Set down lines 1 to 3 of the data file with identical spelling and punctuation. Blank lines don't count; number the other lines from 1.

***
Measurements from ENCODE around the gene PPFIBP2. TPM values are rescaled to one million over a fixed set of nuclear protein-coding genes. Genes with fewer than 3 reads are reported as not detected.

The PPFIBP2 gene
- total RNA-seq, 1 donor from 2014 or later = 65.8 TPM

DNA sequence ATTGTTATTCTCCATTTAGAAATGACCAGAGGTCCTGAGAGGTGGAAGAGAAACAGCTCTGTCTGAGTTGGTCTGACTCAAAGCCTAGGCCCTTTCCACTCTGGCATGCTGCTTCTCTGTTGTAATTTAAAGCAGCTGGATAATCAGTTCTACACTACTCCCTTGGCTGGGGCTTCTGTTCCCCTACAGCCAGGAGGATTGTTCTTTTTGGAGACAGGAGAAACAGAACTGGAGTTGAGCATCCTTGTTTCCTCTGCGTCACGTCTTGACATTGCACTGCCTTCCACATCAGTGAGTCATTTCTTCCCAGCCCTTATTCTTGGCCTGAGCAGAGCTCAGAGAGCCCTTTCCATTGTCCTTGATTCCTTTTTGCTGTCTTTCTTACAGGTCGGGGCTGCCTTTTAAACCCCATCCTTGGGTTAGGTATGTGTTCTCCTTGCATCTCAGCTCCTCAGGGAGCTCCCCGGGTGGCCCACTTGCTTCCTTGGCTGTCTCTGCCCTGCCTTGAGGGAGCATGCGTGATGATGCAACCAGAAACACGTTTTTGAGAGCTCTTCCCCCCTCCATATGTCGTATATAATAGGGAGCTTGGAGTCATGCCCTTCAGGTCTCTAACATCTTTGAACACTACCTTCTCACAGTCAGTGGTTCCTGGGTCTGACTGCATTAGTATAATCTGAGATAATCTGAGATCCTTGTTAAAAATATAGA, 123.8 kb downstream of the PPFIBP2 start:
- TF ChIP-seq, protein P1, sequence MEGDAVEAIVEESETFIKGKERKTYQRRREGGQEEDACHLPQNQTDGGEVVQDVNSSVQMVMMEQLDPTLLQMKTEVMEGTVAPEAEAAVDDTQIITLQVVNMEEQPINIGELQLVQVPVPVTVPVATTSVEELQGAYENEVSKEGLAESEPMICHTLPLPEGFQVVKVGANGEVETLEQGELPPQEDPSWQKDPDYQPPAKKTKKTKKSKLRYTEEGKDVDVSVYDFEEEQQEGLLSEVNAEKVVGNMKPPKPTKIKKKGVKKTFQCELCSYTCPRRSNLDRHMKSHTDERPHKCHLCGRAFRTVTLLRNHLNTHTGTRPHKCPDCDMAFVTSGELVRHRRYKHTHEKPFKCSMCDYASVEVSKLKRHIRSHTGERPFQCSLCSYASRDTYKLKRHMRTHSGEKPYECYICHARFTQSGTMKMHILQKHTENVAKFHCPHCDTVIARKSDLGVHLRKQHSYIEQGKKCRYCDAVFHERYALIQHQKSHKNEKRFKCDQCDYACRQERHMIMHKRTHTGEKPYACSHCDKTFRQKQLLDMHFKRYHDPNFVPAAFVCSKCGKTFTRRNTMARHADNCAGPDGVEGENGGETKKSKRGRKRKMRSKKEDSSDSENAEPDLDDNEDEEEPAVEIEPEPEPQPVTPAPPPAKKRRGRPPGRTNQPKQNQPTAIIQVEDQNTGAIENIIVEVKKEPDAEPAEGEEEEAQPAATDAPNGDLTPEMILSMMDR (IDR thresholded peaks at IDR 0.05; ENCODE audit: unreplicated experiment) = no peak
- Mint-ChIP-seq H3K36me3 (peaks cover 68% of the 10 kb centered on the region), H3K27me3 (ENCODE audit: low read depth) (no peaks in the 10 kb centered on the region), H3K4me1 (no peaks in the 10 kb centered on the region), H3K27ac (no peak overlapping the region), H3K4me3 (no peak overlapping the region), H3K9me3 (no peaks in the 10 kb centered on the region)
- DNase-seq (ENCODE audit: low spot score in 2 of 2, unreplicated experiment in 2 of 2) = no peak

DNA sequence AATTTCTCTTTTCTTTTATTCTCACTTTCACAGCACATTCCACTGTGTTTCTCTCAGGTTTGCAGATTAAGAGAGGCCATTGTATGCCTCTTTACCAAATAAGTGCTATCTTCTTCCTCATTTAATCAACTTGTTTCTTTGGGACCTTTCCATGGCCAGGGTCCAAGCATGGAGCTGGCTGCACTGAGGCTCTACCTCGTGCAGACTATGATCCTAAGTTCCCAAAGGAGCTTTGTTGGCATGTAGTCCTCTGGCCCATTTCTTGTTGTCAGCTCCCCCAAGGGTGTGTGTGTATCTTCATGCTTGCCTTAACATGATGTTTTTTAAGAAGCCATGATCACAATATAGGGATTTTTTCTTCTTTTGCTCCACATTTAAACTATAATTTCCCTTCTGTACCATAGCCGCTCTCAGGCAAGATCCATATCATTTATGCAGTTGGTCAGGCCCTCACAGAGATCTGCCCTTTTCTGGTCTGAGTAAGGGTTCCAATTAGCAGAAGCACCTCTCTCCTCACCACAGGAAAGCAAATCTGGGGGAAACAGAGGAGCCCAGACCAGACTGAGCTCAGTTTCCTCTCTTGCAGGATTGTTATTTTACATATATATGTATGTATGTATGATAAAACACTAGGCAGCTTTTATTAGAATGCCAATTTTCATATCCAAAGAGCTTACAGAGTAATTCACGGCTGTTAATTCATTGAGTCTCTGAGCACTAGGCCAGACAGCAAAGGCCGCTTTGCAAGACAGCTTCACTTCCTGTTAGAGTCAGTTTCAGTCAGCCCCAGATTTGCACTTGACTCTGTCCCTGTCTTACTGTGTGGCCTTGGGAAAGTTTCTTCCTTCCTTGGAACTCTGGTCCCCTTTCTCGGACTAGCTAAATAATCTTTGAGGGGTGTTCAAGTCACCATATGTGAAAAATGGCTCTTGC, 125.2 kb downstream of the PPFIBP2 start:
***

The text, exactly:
Measurements from ENCODE around the gene PPFIBP2. TPM values are rescaled to one million over a fixed set of nuclear protein-coding genes. Genes with fewer than 3 reads are reported as not detected.

The PPFIBP2 gene
- total RNA-seq, 1 donor from 2014 or later = 65.8 TPM